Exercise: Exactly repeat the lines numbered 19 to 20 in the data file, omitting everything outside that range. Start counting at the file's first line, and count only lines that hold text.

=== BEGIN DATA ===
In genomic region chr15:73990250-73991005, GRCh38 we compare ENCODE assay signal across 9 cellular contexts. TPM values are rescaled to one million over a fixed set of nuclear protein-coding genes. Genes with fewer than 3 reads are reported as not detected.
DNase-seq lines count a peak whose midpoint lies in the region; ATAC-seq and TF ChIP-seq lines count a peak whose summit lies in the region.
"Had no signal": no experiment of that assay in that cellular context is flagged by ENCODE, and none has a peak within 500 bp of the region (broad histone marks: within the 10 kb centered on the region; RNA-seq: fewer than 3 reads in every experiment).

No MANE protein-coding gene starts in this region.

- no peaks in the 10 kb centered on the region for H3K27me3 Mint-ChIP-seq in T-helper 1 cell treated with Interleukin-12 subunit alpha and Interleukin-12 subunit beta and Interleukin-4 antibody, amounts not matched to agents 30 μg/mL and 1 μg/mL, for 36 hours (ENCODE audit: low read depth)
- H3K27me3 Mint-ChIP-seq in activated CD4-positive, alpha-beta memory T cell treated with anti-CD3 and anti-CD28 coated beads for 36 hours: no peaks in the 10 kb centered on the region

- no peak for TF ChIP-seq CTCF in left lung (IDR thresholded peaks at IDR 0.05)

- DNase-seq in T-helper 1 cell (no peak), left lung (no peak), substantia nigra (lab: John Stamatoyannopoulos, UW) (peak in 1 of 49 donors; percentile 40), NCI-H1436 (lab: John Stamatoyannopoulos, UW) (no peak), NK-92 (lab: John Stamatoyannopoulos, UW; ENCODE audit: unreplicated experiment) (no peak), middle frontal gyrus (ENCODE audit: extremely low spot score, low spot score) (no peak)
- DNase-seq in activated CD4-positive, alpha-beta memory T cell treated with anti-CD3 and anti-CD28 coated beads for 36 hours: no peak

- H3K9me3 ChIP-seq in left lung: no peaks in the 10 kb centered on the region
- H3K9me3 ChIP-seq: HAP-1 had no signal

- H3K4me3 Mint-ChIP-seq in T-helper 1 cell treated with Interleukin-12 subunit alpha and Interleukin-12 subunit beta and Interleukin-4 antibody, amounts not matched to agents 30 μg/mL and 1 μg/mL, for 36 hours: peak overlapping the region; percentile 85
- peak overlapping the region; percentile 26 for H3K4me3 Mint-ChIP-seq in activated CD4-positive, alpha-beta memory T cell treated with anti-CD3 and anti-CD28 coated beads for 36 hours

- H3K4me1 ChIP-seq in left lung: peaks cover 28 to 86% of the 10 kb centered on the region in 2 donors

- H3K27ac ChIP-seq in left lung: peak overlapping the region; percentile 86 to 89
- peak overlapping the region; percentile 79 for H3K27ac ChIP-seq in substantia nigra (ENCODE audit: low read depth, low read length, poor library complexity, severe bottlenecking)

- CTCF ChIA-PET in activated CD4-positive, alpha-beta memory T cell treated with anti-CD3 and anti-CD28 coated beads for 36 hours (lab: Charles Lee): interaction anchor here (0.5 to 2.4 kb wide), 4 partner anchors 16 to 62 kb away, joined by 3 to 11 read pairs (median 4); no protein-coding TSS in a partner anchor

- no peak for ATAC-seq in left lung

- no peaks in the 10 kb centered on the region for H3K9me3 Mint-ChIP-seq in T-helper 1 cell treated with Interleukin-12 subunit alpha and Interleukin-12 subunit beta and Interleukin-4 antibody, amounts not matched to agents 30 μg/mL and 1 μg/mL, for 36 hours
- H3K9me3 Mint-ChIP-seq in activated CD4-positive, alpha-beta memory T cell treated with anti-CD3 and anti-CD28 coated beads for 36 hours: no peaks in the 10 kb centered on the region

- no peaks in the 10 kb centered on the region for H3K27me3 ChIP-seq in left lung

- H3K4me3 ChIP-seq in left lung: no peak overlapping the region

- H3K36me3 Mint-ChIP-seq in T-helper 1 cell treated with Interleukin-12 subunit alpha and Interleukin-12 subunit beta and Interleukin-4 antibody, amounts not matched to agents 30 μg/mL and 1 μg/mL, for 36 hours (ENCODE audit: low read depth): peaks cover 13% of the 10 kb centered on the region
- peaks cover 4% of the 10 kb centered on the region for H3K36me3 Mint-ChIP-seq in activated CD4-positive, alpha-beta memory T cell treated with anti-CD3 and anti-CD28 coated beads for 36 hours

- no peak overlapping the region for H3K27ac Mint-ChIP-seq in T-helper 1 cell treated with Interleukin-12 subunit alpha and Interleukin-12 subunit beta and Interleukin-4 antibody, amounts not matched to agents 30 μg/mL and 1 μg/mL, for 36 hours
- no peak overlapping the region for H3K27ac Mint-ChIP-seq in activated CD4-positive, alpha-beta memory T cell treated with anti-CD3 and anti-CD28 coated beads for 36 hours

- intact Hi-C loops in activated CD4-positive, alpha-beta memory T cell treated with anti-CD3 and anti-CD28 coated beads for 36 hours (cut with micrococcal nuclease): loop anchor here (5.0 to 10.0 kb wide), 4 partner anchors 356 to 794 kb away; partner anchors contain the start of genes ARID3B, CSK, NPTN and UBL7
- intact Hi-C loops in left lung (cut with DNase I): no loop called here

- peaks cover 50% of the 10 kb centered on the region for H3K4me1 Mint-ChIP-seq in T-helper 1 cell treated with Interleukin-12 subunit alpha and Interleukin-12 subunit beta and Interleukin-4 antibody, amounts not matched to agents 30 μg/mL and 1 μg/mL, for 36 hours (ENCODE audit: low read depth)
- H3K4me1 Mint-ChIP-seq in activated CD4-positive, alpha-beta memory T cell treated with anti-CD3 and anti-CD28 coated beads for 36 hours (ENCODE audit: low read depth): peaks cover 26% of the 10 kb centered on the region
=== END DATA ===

- no peaks in the 10 kb centered on the region for H3K9me3 Mint-ChIP-seq in T-helper 1 cell treated with Interleukin-12 subunit alpha and Interleukin-12 subunit beta and Interleukin-4 antibody, amounts not matched to agents 30 μg/mL and 1 μg/mL, for 36 hours
- H3K9me3 Mint-ChIP-seq in activated CD4-positive, alpha-beta memory T cell treated with anti-CD3 and anti-CD28 coated beads for 36 hours: no peaks in the 10 kb centered on the region